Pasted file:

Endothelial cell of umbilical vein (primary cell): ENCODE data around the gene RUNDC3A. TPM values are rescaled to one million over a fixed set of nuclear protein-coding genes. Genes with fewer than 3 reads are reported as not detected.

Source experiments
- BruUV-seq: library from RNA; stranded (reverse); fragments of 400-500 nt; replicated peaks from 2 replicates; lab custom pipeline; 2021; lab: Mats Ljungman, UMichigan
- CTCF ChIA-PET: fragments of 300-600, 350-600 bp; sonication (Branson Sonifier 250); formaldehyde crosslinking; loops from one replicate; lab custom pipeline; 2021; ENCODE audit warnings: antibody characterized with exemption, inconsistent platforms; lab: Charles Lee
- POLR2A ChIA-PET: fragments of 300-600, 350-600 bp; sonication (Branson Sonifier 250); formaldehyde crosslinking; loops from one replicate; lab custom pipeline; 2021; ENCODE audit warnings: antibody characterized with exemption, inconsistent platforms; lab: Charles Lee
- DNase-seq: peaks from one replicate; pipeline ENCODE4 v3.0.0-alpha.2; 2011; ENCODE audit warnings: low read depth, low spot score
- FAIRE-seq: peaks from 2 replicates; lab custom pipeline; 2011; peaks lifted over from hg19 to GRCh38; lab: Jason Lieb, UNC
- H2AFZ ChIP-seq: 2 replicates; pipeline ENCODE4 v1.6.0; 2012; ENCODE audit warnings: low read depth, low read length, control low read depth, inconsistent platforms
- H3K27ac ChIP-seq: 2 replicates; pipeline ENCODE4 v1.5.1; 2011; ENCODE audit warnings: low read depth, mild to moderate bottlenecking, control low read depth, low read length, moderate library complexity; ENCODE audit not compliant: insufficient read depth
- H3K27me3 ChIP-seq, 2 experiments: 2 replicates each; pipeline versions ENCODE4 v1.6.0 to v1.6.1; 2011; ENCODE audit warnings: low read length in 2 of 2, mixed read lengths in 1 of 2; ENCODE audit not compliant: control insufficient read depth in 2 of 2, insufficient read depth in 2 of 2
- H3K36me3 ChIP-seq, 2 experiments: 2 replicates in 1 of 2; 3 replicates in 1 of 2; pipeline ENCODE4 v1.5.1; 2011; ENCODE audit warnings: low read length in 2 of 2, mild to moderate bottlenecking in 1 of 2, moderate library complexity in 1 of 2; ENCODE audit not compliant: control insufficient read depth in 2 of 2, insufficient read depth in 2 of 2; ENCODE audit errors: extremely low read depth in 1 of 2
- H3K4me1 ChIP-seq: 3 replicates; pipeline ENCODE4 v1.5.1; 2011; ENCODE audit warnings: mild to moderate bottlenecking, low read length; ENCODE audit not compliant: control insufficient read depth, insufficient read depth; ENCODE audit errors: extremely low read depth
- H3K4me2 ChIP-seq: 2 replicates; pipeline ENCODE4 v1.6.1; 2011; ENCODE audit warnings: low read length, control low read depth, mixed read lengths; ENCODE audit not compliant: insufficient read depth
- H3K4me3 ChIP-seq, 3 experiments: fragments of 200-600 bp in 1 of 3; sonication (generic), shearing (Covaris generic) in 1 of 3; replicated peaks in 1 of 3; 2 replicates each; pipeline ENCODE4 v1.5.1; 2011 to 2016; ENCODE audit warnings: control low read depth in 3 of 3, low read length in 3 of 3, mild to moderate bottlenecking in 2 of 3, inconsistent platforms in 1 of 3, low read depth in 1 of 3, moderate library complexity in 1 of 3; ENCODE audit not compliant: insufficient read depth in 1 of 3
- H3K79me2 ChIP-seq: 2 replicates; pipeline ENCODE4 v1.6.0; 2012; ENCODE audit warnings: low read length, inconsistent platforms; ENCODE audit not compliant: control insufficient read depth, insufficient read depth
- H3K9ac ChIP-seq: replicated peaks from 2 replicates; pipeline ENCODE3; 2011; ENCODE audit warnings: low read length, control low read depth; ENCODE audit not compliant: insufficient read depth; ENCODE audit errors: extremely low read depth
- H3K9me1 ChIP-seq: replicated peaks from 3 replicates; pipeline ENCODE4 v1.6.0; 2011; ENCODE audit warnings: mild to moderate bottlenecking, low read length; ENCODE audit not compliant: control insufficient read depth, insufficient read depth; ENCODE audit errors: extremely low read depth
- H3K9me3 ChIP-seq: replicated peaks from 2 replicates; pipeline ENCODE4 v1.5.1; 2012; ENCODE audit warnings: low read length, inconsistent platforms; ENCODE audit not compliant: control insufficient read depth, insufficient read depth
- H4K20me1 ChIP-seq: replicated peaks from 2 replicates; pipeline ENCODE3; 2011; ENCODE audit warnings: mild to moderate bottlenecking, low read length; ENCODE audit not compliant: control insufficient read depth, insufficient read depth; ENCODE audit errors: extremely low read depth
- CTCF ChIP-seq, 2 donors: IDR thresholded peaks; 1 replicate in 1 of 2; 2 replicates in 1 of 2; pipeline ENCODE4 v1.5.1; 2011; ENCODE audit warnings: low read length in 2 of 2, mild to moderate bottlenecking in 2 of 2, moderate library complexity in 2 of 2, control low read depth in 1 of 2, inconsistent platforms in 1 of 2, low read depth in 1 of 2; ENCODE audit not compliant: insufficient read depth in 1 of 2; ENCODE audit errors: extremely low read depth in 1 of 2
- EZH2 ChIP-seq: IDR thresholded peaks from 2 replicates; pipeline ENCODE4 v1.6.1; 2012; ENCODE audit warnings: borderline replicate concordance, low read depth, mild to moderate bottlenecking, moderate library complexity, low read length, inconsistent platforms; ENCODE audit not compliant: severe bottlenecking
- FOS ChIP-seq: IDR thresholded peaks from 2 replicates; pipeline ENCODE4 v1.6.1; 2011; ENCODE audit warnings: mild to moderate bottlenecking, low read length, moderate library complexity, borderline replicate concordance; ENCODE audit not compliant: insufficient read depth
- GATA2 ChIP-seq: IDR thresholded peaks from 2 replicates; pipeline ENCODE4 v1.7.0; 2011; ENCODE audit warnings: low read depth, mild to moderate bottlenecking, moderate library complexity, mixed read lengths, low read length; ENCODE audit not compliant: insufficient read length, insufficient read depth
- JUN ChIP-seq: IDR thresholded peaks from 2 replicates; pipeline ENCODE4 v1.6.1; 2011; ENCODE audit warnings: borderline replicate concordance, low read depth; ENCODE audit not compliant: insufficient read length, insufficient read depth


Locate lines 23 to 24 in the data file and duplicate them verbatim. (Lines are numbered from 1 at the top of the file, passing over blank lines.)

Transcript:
- GATA2 ChIP-seq: IDR thresholded peaks from 2 replicates; pipeline ENCODE4 v1.7.0; 2011; ENCODE audit warnings: low read depth, mild to moderate bottlenecking, moderate library complexity, mixed read lengths, low read length; ENCODE audit not compliant: insufficient read length, insufficient read depth
- JUN ChIP-seq: IDR thresholded peaks from 2 replicates; pipeline ENCODE4 v1.6.1; 2011; ENCODE audit warnings: borderline replicate concordance, low read depth; ENCODE audit not compliant: insufficient read length, insufficient read depth